Bonnyville and other municipalities in the area are still trying to maneuver in front of the Senate committee to recommend wholesale changes to Bill C-69, but the clock continues to tick.
There is no update whether local mayors will be able to go to Ottawa will also be able to voice their concerns from the municipal level, and that could be in some doubt as the Senate committee chose on Thursday to conduct a nine-city tour and recommend changes no later than May 9.
“Nobody from the municipal level has had a chance to speak in front of the Senate committee that I’ve seen and we haven’t been given any direction in terms of when we might get the chance, and we might not,” said Cold Lake Mayor Craig Copeland.
Last week, the Senate committee heard from provincial politicians like Alberta Premier Rachel Notley and Newfoundland and Labrador Premier Dwight Ball talk about a suite of proposed changes.
The bill must pass third reading by the Senate and be passed by the government with as many or as few changes as they wish. If the bill does not get the green light by the spring, it will go to the shredder since it is still on the paper order and not yet law.
Bonnyville Mayor Gene Sobolewski, M.D. Reeve Greg Sawchuk, and Copeland met with Senators in Edmonton on Feb. 1 to strategize the best way to voice their concerns.
The town of Bonnyville hired a lobbying firm in Ottawa in February to help mobilize, but the Senate committee has not “gone down to our pay-level,” said Copeland.
Many of Bill C-69’s critics cite scarce foreign investment in Canadian industry as a signal that the bill is flawed.
Plus, Copeland and Sobolewski warn that the bill’s vague wording leaves more power in the federal government’s hands in intervening in municipal projects – outside of energy.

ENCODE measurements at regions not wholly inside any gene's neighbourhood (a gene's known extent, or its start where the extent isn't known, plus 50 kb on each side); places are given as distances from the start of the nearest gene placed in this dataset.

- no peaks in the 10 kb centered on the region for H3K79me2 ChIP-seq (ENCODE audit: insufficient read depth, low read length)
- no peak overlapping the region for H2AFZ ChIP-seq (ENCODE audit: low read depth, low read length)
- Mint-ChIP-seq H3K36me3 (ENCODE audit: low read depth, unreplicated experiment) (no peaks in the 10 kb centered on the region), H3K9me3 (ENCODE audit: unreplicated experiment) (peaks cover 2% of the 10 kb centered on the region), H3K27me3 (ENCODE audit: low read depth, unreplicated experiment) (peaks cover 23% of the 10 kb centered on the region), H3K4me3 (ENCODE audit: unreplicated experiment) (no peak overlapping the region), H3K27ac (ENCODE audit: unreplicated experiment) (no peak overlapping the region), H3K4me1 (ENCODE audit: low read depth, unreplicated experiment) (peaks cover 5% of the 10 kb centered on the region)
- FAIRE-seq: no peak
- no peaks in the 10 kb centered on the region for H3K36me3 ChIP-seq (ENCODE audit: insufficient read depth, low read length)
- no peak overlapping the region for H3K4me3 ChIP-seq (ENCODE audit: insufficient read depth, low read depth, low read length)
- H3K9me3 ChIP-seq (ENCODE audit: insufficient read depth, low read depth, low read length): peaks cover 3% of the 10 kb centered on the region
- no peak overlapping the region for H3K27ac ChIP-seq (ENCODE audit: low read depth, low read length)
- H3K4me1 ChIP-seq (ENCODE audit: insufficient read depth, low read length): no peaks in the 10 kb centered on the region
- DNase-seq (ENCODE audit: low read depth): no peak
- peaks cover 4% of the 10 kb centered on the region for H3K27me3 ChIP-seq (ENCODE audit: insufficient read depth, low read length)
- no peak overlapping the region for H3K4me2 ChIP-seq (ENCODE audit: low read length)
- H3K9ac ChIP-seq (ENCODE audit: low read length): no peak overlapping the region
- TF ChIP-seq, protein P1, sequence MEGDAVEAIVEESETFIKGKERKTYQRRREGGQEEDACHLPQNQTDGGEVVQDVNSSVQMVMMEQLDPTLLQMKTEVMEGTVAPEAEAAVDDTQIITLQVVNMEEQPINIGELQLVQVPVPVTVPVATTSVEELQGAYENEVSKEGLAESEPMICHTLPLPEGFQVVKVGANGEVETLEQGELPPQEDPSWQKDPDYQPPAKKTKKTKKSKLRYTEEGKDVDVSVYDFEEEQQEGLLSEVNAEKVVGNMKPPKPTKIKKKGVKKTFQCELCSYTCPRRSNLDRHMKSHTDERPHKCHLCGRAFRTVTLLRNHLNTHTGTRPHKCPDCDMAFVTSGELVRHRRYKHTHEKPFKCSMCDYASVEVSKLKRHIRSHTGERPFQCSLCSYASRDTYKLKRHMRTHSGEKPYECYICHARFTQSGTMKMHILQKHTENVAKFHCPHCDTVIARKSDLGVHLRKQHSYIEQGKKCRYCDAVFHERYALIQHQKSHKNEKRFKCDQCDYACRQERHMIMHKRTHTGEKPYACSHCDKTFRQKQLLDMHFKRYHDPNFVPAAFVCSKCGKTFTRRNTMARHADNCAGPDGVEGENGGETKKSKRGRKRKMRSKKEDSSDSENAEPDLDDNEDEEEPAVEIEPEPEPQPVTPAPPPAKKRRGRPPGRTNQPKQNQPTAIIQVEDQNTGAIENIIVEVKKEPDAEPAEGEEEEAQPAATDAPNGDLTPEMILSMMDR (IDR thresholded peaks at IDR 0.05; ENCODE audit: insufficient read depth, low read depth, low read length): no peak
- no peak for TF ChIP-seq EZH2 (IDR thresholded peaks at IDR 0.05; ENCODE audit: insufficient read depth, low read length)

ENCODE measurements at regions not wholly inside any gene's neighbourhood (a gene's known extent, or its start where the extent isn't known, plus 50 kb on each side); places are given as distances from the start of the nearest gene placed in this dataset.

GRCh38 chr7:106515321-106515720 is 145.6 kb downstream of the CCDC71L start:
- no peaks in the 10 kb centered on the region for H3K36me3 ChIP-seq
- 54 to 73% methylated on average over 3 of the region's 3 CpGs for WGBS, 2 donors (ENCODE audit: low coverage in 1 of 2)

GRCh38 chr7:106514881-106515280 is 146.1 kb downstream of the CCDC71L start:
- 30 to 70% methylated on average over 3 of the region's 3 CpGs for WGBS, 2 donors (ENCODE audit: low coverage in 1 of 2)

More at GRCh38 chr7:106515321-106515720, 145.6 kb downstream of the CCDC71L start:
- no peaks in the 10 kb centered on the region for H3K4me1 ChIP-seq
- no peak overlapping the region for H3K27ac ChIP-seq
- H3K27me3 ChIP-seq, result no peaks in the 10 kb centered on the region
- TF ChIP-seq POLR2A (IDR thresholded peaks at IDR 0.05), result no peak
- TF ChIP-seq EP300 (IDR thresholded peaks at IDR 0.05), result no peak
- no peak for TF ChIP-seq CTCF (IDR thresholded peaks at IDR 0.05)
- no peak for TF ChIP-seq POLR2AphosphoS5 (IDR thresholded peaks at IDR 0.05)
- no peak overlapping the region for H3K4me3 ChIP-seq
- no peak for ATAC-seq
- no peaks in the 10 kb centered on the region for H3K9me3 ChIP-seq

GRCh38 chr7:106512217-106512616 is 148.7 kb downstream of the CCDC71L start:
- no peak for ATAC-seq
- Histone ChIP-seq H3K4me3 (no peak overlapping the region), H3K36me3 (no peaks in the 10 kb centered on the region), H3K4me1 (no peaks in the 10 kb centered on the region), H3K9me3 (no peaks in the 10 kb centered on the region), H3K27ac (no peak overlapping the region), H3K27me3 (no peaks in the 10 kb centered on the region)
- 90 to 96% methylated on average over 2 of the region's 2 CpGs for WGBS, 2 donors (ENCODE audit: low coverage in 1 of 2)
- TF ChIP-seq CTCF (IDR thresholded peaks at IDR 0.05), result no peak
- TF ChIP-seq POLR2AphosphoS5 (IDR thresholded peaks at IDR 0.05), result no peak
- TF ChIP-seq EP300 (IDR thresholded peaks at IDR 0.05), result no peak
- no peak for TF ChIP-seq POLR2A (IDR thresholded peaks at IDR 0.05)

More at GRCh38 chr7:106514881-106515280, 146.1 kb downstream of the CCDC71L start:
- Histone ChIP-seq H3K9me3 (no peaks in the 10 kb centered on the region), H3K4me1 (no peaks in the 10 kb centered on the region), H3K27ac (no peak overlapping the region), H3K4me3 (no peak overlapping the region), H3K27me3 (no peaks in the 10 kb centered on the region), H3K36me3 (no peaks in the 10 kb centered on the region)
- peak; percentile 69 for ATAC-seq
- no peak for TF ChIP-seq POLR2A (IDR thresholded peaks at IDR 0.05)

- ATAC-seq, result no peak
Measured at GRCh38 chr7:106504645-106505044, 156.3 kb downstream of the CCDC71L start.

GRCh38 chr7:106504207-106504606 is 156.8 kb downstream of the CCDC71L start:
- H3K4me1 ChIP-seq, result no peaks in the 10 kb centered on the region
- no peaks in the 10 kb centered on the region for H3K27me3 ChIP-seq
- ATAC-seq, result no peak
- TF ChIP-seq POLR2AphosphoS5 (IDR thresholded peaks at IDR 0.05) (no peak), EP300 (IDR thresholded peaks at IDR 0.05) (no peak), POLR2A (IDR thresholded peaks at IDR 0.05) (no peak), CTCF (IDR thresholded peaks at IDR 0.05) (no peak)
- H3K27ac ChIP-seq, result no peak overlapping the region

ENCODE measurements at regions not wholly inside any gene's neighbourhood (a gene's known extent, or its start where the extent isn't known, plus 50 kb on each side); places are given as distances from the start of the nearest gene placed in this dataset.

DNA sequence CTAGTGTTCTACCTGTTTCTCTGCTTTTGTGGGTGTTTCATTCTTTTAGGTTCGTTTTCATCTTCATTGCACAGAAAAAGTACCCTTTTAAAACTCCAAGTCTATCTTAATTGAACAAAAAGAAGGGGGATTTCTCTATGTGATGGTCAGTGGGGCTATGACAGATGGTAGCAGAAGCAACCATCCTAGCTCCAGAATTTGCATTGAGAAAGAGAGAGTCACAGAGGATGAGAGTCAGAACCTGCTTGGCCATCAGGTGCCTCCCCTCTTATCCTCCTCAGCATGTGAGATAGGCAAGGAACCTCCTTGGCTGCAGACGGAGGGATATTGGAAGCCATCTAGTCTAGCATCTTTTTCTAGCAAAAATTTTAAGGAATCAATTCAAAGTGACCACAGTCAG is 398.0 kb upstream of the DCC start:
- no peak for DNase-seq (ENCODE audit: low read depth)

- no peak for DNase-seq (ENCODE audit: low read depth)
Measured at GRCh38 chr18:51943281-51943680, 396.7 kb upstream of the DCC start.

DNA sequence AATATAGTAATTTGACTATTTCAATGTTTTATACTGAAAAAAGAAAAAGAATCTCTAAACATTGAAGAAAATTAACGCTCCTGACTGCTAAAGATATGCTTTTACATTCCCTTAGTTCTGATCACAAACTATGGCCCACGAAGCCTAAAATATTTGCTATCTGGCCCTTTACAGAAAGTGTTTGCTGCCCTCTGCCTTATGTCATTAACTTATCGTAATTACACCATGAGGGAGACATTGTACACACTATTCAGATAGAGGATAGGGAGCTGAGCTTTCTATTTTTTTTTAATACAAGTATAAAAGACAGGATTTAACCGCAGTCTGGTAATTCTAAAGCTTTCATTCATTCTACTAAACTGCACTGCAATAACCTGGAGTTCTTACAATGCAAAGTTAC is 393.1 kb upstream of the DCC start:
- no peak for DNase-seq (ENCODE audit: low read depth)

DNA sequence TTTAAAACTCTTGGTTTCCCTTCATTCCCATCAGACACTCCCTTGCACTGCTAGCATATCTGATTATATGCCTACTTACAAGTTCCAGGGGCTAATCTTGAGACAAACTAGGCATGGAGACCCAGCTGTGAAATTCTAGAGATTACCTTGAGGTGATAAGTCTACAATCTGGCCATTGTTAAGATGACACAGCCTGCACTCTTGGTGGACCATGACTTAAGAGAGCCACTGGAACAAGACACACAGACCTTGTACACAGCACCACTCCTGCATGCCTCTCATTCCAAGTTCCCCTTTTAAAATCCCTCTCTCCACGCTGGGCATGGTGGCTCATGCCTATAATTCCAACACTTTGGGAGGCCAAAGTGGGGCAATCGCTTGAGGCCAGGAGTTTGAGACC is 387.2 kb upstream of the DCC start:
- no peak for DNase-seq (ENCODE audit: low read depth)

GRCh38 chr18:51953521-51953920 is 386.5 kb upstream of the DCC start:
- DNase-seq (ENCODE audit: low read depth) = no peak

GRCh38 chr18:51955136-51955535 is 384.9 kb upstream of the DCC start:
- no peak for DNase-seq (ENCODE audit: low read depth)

“The local impact of these projects whether it’s pipeline or big infrastructure plays, big oil sands operations, the local impact is getting watered down by Bill C-69 because so many other communities can take part in all these environmental groups,” said Copeland.
“You could have groups in Quebec having issues with an oil sands operation in Alberta which is absolutely ridiculous. But that’s Canada. Canada is a strange place to live right now. No one wants to do business. No one wants to make money. No wants to employ people. We’re just becoming a bureaucratic nightmare. Foreign investment doesn’t need to come to Canada and that’s the issue.
“We’re chasing investment out of this country and yet we can allow cruise ships to roll in Victoria and Vancouver and the freighter traffic coming in from China with all the Amazon and WalMart products… we have no problem with the freight traffic coming in and the boat traffic coming in and nobody talks about the whales for the cruise ship industry and all the carbon they’re burning – but boy we sure have a hard time with one or two tankers more a day moving all our oil to Asia.
“We’ve become very silly in this country and unfortunately the oil patch wasn’t being defended provincially or federally very well over the past 5-10 years and we allowed the environmentalists to completely hijack the agenda here. It’s sad. There are people in Cold Lake and Bonnyville who are losing their homes because they have no job.”
Bill C-69 would be the first legislation of this kind since the Harper government’s Canadian Environmental Assessment Act passed alongside the budget in 2012.
“There are some significant impacts of this bill, whether it’s knowing or unknowing, that could really impact municipalities across Canada,” said Mayor Gene Sobolewski.
Sobolewski warns that the impact assessment takes a lot of time and money to satisfy the government’s requirements, and its vague language also puts potential federal money for municipal projects at risk.
“It’s these sorts of things that we really need to bring to their attention. I don’t know the amount of study and analysis that was done in preparation of this bill, however, there needs to be a full-stop and logically thinking this thing through,” he said.